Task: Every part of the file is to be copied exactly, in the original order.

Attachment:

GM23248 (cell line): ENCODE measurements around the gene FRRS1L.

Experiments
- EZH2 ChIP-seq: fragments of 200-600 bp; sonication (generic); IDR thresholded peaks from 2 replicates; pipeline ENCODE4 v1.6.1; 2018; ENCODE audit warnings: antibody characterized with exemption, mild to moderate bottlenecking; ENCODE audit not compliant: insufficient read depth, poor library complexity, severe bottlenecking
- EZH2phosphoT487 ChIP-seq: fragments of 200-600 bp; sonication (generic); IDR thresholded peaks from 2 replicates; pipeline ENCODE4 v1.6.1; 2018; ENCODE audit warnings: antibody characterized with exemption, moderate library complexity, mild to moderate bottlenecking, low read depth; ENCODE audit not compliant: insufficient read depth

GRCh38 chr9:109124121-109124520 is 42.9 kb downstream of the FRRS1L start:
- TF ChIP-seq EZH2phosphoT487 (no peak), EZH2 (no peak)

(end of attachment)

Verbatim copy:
GM23248 (cell line): ENCODE measurements around the gene FRRS1L.

Experiments
- EZH2 ChIP-seq: fragments of 200-600 bp; sonication (generic); IDR thresholded peaks from 2 replicates; pipeline ENCODE4 v1.6.1; 2018; ENCODE audit warnings: antibody characterized with exemption, mild to moderate bottlenecking; ENCODE audit not compliant: insufficient read depth, poor library complexity, severe bottlenecking
- EZH2phosphoT487 ChIP-seq: fragments of 200-600 bp; sonication (generic); IDR thresholded peaks from 2 replicates; pipeline ENCODE4 v1.6.1; 2018; ENCODE audit warnings: antibody characterized with exemption, moderate library complexity, mild to moderate bottlenecking, low read depth; ENCODE audit not compliant: insufficient read depth

GRCh38 chr9:109124121-109124520 is 42.9 kb downstream of the FRRS1L start:
- TF ChIP-seq EZH2phosphoT487 (no peak), EZH2 (no peak)